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trinamiX is all about innovative sensing technologies


Since 2015, BASF has had its own start-up, trinamiX GmbH. Founded by a team of researchers developing solar cells. Driven by the idea of a novel 3D sensing technology. 

Dr. Ingmar Bruder, Managing Director of trinamiX GmbH.

Dr. Ingmar Bruder, then a physicist at BASF, was studying organic solar cells in 2010. These cells used organic compounds instead of crystalline silicon. The colorants in these compounds converted sunlight to electrical energy. Some of the photovoltaic cells exhibited unexpected behavior, however: Despite the amount of light being increased, they did not produce the corresponding additional amount of electricity. The effect was absolutely minimal, yet the team wanted to understand the source of this behavior. This is when the team first had the idea of putting this material property to good use: for 3D measurement. The idea was that distances could be “measured” from specific beam profiles.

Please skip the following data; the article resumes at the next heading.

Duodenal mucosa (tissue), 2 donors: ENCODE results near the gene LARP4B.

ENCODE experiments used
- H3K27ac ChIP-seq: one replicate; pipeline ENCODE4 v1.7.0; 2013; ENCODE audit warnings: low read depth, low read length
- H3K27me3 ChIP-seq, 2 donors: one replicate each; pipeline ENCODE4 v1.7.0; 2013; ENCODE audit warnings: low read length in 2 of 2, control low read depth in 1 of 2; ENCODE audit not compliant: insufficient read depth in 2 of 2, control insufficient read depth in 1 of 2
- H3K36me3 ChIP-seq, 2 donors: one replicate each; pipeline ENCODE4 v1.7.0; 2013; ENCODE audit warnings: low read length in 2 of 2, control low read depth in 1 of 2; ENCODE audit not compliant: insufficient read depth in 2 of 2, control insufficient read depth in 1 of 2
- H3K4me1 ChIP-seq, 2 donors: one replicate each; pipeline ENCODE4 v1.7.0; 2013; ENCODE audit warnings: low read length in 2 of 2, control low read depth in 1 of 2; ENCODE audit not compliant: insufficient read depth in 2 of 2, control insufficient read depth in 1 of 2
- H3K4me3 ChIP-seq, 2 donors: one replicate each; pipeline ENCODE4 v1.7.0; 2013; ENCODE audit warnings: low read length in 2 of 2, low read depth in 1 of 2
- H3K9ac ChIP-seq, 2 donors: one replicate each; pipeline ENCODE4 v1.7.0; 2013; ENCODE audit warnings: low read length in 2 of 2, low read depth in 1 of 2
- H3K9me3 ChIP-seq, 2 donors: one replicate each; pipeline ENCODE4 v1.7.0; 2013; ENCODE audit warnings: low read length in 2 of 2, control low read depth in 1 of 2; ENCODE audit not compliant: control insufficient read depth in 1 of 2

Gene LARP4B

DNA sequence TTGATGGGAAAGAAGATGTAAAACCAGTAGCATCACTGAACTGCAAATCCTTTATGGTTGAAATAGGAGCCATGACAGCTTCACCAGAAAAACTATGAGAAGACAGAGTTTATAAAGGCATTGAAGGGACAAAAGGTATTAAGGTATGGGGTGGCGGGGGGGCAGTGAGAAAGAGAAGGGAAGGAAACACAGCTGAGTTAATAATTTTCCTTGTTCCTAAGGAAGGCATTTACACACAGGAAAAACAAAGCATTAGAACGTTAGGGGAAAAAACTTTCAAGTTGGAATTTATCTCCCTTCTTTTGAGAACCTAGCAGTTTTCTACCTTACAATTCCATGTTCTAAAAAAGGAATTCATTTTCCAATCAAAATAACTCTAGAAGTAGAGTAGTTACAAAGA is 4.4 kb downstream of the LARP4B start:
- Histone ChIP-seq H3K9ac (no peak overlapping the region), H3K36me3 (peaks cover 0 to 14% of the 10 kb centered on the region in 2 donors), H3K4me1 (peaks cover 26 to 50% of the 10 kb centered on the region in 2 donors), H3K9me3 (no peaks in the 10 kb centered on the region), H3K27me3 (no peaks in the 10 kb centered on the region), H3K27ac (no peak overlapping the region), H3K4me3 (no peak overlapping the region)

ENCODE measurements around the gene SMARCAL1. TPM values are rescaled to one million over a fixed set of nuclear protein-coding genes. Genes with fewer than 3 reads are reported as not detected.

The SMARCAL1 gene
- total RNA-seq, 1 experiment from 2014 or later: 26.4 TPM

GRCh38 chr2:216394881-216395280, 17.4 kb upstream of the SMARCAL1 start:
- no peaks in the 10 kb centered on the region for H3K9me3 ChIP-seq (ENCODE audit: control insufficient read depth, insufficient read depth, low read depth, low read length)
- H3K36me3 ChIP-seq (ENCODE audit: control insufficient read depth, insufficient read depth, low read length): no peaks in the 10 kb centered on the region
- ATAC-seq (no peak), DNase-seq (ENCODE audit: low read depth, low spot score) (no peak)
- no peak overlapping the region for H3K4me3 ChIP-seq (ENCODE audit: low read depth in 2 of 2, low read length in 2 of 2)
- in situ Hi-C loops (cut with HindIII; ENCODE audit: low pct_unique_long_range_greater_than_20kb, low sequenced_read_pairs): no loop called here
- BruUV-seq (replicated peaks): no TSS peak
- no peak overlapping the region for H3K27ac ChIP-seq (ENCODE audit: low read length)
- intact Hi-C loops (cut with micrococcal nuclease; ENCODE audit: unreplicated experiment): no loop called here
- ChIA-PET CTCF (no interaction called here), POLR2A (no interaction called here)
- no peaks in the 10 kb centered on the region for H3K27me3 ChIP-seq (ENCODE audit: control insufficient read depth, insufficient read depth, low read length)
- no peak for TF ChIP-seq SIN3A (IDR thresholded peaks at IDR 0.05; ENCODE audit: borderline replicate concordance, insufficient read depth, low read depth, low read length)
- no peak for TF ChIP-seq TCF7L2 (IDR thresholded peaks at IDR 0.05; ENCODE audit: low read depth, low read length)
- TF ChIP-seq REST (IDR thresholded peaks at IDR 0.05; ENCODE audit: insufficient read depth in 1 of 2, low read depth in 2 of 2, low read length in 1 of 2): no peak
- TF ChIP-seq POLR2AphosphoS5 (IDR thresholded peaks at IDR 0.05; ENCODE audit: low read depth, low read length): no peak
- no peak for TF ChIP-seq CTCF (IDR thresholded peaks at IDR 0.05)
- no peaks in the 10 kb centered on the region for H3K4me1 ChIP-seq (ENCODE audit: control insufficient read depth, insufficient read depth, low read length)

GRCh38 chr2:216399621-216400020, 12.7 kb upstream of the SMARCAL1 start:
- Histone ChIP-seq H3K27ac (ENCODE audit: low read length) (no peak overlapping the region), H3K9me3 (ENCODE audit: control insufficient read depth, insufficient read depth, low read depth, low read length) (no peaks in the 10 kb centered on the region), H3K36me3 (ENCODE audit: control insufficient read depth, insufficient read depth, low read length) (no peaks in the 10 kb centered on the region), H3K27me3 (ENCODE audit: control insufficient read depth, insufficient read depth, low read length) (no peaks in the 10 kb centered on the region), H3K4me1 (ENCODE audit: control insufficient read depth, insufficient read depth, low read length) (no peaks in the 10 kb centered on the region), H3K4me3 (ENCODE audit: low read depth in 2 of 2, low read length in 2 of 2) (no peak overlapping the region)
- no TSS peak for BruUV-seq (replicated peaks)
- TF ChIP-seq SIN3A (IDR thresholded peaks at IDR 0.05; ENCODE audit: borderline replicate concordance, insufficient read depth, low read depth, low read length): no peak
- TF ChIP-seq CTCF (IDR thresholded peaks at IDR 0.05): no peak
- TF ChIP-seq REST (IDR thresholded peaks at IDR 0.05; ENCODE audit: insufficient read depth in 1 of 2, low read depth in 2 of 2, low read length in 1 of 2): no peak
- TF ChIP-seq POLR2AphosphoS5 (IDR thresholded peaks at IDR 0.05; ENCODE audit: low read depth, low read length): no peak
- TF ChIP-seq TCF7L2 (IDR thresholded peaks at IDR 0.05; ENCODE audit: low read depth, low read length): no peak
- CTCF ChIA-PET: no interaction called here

Bruder could not get this idea out of his head and together with a handful of enthused people he worked on developing a prototype 3D camera: it weighed over 100 kilograms, but it worked perfectly. The first 3D camera based on the new measuring concept was born, enabling 3D vision with only one eye.


The BASF pioneers are also proud that a comprehensive patent for the technology was issued in 2015. At almost the exact same time, BASF founded its wholly owned subsidiary with its headquarters in Ludwigshafen.  In 2016, trinamiX integrated a new business area: infrared sensing. Please read here how this happened and what makes the infrared detector Hertzstück™ so special. 

Today, the company has grown to employ more than 100 people:  Engineers, electronics experts, IT specialists. All are part of the creative team, that constantly develops further innovations. In the area of distance measurement for example a sensor that can measure distances precisely in real time using optical fibers. And for 3D sensing technologie a new optics recognition, which capture a three-dimensional image using an off-the-shelf camera chip and a laser projector. This will enable robots, for example, to see, navigate and pick better. It could also make facial recognition significantly easier.